If you are thinking about getting divorced, choosing a divorce lawyer is going to usually be one of the first, and most important, decisions that you make. If, like most people, you haven’t had a lot of experience with the legal system, and you have never been divorced before, choosing a divorce lawyer often seems like a huge task. Here are five steps for how to choose a divorce lawyer who will be right for you.
Step one: Decide what divorce process you want to use. If you want to get divorced amicably, you don’t want to hire a shark attorney who will only escalate the conflict between you and your spouse and blow up any deal you could have made. On the other hand, if your spouse has already hired a shark attorney and you’re in court fighting for your life, you need to hire an attorney who can handle that level of litigation, and can fight back on your behalf. So, the first question you need to ask yourself when you’re looking for a lawyer is: what process do I want to use to get divorced?
Step two: Ask your friends and acquaintances for referrals. Try to get a referral from someone you know who went through a divorce (and hopefully used the same divorce process you want to use) and was happy with his or her attorney’s services. If you know people who went through a divorce and were NOT satisfied with their attorney, make a note of that person’s name too. While negative recommendations won’t help you find a good attorney, staying away from the wrong attorneys are just as important as finding the right attorney.
Step three: Use the internet to verify what you have found out, or to find an attorney if you have no referral source. Look at the attorney’s website. Read any information the attorney has posted there. Review the attorney’s credentials. Again, you want to make sure the attorney you choose is a good fit for you and for the kind of divorce process you want to use. If you decide to use collaborative law to resolve your case, then you need to find a lawyer who is trained in collaborative law to represent you. If you want to use a mediator to help you settle your issues, you need to find a lawyer who is comfortable working with a mediator, and won’t try to sabotage the mediation just so you have to fight in court.
Step four: Prepare a list of questions to ask prospective attorneys when you meet with them. Education is everything. You want to make sure you understand the divorce process, understand what you are facing, and understand what your options are. Even if you think you know how the divorce process works, ask the attorney to explain it to you again. Your understanding of the process may be incomplete or inaccurate, so it doesn’t hurt to have your prospective attorney educate you about the divorce process.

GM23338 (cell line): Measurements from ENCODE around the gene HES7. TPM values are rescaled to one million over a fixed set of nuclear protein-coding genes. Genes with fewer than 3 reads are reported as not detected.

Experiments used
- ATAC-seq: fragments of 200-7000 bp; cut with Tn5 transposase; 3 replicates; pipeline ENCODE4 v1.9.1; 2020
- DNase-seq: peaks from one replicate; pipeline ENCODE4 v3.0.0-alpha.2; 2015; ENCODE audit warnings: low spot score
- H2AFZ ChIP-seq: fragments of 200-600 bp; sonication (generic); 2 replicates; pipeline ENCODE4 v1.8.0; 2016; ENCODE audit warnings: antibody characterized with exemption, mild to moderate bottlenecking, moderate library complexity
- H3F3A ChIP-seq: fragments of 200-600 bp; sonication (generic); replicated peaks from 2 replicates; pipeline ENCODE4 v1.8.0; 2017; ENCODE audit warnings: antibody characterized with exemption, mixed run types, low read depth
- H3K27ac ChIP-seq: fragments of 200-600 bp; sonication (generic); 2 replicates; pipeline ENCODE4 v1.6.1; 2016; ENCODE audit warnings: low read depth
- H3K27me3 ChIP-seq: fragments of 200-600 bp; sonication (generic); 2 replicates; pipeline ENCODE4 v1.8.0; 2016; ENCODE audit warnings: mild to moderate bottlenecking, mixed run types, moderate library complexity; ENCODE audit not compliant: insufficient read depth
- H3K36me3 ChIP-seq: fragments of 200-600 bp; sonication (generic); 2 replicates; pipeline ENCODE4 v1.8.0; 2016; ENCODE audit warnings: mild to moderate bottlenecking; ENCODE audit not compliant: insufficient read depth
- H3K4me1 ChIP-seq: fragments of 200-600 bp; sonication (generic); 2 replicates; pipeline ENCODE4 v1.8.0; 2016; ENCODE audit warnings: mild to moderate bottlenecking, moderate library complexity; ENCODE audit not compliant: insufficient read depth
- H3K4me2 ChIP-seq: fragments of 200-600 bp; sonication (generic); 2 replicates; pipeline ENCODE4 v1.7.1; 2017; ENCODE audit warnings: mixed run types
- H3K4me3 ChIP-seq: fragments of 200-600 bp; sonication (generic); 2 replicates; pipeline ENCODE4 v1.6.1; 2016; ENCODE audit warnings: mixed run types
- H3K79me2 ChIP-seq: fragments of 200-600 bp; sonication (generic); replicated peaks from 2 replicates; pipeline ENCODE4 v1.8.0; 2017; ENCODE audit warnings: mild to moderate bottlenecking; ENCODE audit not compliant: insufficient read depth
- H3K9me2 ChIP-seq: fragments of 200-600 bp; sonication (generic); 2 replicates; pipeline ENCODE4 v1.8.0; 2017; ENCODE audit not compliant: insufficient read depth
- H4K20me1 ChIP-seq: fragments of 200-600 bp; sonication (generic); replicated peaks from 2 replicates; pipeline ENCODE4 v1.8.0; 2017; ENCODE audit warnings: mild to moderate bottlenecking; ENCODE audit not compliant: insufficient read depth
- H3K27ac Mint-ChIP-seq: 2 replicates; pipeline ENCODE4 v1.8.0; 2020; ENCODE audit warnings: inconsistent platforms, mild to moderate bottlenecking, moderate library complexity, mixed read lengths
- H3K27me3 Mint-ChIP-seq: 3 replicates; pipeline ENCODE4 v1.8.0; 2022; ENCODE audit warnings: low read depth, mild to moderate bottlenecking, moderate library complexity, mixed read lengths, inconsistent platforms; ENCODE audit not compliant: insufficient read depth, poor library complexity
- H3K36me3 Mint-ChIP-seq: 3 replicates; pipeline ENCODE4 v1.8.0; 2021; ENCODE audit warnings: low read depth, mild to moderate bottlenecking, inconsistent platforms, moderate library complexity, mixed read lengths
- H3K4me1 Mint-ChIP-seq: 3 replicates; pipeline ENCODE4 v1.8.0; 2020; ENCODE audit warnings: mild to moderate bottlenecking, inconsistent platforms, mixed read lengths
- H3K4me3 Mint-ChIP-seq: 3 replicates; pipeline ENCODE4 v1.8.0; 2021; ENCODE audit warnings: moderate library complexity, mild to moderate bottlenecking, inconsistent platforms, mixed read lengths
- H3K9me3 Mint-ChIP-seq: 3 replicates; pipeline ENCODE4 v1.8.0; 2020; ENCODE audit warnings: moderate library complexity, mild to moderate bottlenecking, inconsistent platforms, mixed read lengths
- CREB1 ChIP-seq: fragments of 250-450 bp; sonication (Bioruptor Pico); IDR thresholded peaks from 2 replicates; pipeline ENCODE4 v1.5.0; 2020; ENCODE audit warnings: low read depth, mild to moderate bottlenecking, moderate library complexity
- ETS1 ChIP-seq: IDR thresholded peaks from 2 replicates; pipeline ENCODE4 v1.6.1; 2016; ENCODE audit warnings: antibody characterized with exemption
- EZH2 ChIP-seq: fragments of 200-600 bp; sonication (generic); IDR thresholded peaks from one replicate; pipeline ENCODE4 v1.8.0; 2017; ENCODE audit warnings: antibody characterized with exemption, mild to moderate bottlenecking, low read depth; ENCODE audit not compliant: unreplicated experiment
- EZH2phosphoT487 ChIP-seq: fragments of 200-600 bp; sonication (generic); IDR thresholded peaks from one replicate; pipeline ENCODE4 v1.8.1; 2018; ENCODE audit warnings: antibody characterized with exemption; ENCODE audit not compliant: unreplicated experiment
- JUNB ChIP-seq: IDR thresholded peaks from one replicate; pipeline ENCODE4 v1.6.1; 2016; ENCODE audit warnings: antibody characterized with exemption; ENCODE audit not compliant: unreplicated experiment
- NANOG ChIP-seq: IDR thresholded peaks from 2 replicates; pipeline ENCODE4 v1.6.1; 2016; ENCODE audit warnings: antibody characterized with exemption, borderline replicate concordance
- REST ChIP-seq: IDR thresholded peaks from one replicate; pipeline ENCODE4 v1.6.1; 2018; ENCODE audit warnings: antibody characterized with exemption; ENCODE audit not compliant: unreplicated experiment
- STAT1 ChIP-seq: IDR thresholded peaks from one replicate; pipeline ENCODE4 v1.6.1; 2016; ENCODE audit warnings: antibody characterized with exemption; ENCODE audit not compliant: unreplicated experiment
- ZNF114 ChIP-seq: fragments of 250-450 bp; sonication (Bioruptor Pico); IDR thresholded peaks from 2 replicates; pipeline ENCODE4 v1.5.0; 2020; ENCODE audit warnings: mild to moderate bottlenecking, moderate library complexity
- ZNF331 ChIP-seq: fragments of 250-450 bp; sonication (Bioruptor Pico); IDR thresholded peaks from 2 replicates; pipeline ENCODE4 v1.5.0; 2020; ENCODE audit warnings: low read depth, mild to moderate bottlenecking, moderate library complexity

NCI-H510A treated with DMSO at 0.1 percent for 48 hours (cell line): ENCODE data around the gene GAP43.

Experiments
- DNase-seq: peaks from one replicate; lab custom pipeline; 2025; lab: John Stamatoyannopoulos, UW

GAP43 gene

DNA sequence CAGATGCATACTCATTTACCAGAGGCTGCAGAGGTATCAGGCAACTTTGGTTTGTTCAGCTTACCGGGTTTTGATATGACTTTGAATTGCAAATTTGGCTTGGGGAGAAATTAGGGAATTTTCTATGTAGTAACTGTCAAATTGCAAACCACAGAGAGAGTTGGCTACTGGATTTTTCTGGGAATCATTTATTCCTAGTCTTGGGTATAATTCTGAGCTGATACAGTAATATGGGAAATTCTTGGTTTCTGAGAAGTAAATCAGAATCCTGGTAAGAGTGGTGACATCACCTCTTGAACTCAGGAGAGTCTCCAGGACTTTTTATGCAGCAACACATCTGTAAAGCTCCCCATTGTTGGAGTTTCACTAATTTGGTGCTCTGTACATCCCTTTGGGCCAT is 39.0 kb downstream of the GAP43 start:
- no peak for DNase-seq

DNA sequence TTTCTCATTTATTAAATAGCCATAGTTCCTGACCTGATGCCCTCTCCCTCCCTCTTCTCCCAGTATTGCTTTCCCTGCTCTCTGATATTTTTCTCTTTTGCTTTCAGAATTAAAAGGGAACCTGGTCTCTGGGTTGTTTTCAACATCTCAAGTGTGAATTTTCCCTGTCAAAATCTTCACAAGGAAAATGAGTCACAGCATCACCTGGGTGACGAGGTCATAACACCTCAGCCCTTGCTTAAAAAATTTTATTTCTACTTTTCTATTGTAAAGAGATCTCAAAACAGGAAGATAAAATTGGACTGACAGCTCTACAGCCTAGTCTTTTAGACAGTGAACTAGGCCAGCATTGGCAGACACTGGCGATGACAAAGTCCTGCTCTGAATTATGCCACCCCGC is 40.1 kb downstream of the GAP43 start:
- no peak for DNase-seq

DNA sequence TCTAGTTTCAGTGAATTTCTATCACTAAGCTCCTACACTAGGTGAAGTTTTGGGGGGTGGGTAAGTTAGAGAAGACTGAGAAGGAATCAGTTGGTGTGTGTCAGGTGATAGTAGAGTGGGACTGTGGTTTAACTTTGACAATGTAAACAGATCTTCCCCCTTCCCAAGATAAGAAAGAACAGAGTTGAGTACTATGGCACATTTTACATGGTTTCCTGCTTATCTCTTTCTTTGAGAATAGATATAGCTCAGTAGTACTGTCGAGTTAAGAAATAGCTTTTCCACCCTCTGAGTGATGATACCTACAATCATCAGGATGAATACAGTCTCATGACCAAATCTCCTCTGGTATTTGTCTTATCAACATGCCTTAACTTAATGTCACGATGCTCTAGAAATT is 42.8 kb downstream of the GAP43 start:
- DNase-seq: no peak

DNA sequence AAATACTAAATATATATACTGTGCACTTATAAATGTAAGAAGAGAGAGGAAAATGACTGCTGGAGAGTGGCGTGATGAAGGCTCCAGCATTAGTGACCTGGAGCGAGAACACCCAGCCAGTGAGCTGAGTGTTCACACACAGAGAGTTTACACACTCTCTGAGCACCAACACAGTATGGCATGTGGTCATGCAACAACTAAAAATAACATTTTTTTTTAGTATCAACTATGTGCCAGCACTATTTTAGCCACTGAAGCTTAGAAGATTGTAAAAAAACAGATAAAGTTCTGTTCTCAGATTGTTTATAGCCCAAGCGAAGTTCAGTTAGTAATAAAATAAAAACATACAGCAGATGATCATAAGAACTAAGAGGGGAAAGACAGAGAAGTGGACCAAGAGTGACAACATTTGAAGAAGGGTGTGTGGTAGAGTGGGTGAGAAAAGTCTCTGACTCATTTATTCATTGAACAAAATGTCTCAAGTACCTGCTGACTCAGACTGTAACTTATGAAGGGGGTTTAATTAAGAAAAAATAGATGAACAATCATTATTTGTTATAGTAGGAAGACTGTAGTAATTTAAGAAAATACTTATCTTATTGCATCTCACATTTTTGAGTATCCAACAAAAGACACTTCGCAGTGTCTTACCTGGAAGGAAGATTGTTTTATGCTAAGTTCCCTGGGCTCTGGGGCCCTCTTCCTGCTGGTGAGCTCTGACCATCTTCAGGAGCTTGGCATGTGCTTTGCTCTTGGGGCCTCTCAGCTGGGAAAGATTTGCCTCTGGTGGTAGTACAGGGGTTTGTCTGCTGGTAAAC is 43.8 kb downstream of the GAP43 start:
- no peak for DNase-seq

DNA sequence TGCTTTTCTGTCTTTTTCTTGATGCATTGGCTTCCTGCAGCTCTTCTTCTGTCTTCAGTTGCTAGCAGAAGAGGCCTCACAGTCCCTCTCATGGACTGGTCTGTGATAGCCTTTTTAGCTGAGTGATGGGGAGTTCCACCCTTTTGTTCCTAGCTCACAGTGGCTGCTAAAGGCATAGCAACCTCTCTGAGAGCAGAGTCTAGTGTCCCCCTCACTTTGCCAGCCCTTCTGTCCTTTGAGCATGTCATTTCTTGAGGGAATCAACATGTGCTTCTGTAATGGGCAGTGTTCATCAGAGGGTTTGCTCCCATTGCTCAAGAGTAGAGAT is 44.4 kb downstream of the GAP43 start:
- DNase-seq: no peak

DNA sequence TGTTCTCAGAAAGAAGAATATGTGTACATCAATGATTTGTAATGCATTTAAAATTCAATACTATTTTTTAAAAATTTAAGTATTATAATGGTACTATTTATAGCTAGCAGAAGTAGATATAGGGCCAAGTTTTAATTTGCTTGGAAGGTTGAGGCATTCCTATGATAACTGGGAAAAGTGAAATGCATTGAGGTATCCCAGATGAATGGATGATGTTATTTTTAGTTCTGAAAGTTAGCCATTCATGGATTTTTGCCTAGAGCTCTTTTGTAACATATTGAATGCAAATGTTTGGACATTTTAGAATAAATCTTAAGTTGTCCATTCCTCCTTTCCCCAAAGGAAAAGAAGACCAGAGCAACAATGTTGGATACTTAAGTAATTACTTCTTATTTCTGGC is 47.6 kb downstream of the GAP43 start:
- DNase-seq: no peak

You also need to know from your prospective attorney how s/he would suggest approaching and handling your specific case. You want to know how much experience your prospective attorney has had handling divorce cases, and, if your case is going to be complicated, or involves any special issues, the amount of experience that attorney has had in handling complex cases, or cases involving the special issues involved in your case.
You also need to know up front how much your prospective attorney will charge, how much of a retainer s/he will require, and how you will be billed. If you are hiring a law firm, you want to know which attorney will be responsible for handling your case, and what the hourly rates are for the various lawyers in the firm. If you are hiring a solo practitioner, you may also want to ask whether s/he has an assistant who will perform routine tasks on your case, and whether you will be charged a lesser rate for that assistant’s time.
Step five: Go with your gut, but don’t be foolish. It is important that you find an attorney with whom you connect and feel comfortable. If you walk out of an attorney’s office feeling sick to your stomach, belittled, or bullied, that is not a good sign. If the lawyer didn’t answer your questions, or didn’t seem to care about you, don’t hire that person. If your gut is screaming “No!” walk away and don’t look back. On the other hand, you have to use your head, too. If you have been married for decades, have issues surrounding your children, and have a complicated financial situation, you may not want to hire the lawyer who just graduated from law school last year and has only handled one divorce case in his or her career, no matter how wonderful that attorney made you feel.
Bonus Step six: If you screw up, cut your losses quickly. No matter how much research you do, or how careful you are in choosing an attorney, after you’ve signed on the dotted line and put your money down, you may find that, for any number of reasons, the lawyer whom you chose isn’t right for you. It happens. If you feel like you’ve chosen the wrong lawyer, don’t be afraid to find someone new who is a better fit. While you don’t want to jump from lawyer to lawyer at the drop of a hat, it is better to change lawyers early if you find that you are not comfortable with your initial attorney, rather than to wait until your case has been pending for months or years, after which time getting a new attorney is both more difficult and more expensive.